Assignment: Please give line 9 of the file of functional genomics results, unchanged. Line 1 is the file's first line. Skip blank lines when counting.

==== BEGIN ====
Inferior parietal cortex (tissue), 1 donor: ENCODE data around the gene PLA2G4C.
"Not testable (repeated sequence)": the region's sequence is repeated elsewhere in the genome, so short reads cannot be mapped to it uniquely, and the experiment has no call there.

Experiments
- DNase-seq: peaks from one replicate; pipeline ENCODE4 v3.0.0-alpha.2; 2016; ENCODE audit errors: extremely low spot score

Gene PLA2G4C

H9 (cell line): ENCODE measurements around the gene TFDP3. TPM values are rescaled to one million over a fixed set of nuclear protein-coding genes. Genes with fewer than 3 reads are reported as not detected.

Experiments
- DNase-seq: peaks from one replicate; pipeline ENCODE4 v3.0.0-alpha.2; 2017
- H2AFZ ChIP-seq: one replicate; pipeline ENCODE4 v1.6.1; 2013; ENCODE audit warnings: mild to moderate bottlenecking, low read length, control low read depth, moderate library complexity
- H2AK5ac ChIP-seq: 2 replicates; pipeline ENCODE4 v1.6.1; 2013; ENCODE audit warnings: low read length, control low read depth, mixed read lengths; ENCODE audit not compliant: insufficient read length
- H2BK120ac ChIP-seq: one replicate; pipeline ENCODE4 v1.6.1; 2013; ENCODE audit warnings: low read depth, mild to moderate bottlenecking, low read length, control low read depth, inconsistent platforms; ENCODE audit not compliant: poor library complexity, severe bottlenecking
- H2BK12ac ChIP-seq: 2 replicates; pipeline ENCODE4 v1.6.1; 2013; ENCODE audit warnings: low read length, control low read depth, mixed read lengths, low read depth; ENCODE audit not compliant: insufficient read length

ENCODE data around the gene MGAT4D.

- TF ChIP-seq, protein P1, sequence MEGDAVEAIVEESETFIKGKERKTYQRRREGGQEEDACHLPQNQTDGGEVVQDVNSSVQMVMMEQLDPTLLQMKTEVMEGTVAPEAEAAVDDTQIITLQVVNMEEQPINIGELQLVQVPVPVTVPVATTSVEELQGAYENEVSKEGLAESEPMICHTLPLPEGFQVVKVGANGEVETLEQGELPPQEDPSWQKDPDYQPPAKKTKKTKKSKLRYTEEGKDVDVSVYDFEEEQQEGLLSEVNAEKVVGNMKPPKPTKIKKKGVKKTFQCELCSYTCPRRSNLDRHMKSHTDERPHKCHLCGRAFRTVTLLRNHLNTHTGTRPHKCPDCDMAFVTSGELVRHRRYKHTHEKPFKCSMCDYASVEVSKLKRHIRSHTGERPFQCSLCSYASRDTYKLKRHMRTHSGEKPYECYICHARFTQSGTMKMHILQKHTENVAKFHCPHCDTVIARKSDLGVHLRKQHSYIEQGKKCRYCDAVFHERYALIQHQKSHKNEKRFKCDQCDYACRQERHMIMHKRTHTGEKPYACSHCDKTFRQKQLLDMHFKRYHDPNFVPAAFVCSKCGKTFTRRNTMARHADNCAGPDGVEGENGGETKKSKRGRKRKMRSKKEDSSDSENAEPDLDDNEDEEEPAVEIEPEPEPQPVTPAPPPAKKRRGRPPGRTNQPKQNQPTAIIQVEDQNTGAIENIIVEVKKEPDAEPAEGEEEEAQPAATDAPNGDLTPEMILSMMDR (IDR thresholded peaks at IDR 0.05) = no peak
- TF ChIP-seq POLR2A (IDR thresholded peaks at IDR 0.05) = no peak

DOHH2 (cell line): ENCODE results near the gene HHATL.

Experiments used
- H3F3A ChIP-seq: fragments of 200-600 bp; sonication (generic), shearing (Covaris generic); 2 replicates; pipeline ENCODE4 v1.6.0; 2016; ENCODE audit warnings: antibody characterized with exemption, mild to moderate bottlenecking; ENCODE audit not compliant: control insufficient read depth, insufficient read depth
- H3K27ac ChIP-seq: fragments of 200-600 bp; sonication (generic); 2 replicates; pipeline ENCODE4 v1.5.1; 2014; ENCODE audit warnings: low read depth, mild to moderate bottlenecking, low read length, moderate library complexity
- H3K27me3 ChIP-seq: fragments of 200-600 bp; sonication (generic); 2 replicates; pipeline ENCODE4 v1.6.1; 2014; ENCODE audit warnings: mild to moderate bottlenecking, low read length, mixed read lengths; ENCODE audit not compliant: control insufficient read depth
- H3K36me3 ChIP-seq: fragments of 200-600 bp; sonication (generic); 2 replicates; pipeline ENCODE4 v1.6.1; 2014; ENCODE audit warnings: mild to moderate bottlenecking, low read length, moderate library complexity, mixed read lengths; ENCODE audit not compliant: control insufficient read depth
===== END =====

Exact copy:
- H2AFZ ChIP-seq: one replicate; pipeline ENCODE4 v1.6.1; 2013; ENCODE audit warnings: mild to moderate bottlenecking, low read length, control low read depth, moderate library complexity